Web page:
The client is a former builder, for whom we were allowed to design a beautiful and atypical house in Aldeneik (Maaseik, near the Dutch border), a village with a valuable and protected village view.
Because the residents are of Dutch origin, and wanted to have a pied à terre back in Maastricht, I was invited to look at a beautiful director's house belonging to a former brewery, Ridderbier, with the assignment to rethink it for temporary residence.
The house was situated against the Maas, on the other side of the city center, very representative, but also very large.
Because there were only two of us left, after the offspring had swarmed out, and the rooms were very monumental and oversized, I asked myself how we were going to make it liveable, cosy, liveable. You'd almost have to come up with three sitting areas to give the spaces some layout and volume.
Behind beckoned a tall brick tower, which -I would almost think- was deliberately avoided during our visit.
I asked the realtor at the end of the tour if we could go up to the roof of that brick tower just out of curiosity.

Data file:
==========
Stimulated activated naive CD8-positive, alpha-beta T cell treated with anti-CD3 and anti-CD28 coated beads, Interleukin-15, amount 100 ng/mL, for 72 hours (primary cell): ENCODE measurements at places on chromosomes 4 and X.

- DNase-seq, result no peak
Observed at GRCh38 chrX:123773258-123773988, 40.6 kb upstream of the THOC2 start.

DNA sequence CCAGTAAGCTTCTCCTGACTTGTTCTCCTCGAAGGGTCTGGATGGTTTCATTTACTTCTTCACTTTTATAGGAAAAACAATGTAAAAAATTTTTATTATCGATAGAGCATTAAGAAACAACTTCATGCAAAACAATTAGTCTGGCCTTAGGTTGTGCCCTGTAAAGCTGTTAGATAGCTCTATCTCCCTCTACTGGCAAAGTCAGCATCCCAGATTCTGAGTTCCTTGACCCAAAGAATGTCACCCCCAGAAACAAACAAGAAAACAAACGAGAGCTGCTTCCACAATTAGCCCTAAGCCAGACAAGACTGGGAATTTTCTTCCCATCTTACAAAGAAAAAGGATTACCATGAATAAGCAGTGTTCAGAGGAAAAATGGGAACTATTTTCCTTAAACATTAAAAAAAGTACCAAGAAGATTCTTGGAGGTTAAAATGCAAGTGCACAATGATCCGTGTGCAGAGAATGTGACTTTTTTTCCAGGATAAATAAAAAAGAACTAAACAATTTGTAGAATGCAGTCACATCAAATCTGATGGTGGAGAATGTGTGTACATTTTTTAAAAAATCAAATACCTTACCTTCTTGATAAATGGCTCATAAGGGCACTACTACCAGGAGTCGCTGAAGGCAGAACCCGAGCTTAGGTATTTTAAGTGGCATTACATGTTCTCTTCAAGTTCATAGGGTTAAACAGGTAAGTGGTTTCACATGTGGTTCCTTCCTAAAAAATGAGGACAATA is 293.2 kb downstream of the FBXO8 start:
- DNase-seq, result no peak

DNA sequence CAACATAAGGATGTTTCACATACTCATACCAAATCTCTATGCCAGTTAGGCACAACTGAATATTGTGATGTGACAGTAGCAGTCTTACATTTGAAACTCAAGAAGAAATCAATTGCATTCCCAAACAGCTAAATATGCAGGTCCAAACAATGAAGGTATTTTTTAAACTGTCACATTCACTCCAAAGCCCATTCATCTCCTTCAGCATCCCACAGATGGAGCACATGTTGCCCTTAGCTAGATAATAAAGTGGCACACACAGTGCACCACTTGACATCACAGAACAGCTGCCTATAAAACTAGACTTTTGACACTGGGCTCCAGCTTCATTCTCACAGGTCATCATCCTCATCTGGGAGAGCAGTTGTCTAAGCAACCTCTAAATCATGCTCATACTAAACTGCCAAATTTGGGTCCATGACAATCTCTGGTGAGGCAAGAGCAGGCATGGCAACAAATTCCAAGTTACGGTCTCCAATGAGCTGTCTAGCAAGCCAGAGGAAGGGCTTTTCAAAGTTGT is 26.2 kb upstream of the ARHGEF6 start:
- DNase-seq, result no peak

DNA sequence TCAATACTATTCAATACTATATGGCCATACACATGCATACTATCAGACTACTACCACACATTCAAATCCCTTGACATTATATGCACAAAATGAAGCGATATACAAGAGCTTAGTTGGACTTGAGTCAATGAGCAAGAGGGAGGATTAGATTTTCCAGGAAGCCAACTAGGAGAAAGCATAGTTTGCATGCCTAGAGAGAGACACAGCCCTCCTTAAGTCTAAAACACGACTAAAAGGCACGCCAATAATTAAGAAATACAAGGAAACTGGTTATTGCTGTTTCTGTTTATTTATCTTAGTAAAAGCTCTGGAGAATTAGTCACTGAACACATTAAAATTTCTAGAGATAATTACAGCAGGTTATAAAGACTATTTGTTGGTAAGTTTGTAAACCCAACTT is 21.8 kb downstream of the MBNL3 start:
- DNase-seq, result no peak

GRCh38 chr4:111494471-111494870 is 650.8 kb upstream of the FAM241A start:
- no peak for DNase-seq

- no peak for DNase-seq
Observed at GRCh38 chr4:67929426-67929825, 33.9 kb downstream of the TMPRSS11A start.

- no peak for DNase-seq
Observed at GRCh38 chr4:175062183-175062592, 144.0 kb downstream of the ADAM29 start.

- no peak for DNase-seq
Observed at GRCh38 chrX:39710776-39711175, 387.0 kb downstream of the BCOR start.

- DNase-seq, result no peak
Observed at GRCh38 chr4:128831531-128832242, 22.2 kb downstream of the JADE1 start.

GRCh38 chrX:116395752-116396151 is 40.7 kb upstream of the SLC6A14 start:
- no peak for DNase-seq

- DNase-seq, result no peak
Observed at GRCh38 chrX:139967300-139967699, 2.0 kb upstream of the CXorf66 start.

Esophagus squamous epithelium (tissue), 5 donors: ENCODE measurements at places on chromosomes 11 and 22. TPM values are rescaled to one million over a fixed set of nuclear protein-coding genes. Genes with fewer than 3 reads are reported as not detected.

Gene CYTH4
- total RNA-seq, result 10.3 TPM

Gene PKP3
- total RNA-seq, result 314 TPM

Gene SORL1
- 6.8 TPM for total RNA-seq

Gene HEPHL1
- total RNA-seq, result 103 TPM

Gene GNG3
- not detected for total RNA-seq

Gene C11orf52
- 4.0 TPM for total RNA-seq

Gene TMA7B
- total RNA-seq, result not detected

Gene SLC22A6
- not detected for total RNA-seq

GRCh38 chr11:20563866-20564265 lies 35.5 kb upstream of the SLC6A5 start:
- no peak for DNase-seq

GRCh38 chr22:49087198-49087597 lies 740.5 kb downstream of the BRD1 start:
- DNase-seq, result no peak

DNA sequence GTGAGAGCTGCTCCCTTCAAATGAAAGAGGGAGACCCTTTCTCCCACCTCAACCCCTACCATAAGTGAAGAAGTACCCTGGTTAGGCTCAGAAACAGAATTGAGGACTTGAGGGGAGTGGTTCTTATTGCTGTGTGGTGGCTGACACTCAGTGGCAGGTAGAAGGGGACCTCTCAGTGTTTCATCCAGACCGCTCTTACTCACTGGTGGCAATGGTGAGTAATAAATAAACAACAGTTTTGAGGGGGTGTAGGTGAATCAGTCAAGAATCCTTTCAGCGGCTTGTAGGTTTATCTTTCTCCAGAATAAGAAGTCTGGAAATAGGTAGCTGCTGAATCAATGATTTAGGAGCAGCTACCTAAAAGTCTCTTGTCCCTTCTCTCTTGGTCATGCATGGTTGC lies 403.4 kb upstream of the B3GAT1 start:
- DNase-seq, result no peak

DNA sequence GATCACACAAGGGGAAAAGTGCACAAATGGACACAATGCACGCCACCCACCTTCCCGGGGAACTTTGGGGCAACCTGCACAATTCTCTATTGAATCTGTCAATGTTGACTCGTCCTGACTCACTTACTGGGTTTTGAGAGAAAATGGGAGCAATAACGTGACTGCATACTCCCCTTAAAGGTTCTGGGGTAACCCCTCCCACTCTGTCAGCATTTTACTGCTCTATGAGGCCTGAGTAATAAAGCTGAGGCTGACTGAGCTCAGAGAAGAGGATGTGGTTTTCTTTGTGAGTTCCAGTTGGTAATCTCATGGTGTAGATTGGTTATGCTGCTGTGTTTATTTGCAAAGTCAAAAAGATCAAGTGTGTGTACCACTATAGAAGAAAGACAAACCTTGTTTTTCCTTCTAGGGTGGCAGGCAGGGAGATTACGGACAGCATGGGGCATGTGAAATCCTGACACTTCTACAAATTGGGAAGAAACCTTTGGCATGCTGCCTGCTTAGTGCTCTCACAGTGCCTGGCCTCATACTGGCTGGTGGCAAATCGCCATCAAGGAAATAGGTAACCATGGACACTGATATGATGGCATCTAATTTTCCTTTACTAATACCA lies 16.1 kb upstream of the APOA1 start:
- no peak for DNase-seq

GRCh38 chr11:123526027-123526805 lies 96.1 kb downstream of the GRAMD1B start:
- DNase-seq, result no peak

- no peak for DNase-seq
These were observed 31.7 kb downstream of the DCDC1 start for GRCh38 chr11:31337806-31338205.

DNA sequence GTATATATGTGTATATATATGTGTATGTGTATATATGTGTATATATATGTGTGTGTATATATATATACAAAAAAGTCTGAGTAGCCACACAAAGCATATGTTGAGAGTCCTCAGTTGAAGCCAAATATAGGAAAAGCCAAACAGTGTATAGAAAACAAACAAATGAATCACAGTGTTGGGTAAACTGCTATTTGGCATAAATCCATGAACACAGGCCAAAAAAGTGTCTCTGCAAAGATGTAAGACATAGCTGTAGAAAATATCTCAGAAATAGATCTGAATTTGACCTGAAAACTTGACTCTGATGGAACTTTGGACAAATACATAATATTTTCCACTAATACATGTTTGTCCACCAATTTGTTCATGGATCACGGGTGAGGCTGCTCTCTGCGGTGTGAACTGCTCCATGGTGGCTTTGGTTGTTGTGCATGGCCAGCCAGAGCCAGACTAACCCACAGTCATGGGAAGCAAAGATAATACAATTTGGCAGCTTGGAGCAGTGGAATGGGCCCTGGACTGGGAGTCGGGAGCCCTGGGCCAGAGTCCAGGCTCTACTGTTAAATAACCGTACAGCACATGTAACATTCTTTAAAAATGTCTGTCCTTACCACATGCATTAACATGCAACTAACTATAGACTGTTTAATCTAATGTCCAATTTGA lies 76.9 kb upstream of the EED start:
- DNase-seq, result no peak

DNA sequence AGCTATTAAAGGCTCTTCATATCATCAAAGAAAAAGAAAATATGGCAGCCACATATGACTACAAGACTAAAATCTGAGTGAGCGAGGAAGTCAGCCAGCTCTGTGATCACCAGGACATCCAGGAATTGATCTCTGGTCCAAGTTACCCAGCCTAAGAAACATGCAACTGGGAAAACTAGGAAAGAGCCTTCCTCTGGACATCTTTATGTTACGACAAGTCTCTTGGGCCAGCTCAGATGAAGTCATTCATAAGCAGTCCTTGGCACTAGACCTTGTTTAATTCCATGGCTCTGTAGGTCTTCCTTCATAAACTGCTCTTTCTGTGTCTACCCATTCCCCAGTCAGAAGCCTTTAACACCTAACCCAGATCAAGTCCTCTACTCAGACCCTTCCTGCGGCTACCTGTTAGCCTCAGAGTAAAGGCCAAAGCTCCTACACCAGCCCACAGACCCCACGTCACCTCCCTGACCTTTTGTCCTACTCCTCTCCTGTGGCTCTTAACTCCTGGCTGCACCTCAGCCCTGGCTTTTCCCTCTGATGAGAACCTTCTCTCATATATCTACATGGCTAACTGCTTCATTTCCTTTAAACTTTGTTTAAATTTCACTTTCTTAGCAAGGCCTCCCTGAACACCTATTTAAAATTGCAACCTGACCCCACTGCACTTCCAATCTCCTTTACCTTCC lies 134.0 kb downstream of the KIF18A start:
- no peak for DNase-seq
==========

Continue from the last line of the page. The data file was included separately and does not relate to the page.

The builder sighed: "I knew you would ask that," he said.
We visited the tower, and that's where the story began:
When night fell on top of the tower, reached by ladders and manholes, we looked around Maastricht for minutes as if nailed to the roof. " Now if I could choose, for a pied à terre....."
It only took a few days before the builder called me back with good news: their bid for the tower had been accepted, and like us they were very excited to get started.
The ideas were quickly decided: an upside-down house, with the roof terrace with bar at the top, and the kitchen, sitting area, master bedroom, guest room at the bottom, and a brewing installation accessible to the semi-public, with everything included, except the beer, and logistics underneath (vehicle technology, entrance).